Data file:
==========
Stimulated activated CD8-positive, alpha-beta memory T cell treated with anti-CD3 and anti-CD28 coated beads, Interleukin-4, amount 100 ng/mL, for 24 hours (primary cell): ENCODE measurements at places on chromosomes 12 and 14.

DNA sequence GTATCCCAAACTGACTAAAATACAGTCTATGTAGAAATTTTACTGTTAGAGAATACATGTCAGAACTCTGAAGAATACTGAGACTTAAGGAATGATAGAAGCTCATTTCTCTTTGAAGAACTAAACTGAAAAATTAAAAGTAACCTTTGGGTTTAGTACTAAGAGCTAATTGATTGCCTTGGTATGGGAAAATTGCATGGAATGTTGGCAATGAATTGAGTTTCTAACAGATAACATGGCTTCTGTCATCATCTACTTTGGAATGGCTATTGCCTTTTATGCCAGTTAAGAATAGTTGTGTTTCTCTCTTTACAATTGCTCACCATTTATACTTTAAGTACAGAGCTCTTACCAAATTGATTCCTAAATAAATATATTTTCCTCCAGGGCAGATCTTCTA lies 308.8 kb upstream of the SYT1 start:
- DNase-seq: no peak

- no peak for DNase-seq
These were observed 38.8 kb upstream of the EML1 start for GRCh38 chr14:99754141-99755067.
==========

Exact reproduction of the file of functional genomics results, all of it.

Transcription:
Stimulated activated CD8-positive, alpha-beta memory T cell treated with anti-CD3 and anti-CD28 coated beads, Interleukin-4, amount 100 ng/mL, for 24 hours (primary cell): ENCODE measurements at places on chromosomes 12 and 14.

DNA sequence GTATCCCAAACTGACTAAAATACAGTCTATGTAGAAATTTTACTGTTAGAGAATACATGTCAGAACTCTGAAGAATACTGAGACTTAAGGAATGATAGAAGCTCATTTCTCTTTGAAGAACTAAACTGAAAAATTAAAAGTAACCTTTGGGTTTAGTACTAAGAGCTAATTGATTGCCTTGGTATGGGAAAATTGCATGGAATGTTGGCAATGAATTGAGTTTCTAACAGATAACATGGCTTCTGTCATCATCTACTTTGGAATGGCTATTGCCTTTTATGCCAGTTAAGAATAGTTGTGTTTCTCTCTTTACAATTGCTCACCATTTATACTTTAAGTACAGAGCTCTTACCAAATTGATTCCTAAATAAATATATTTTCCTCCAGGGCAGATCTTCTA lies 308.8 kb upstream of the SYT1 start:
- DNase-seq: no peak

- no peak for DNase-seq
These were observed 38.8 kb upstream of the EML1 start for GRCh38 chr14:99754141-99755067.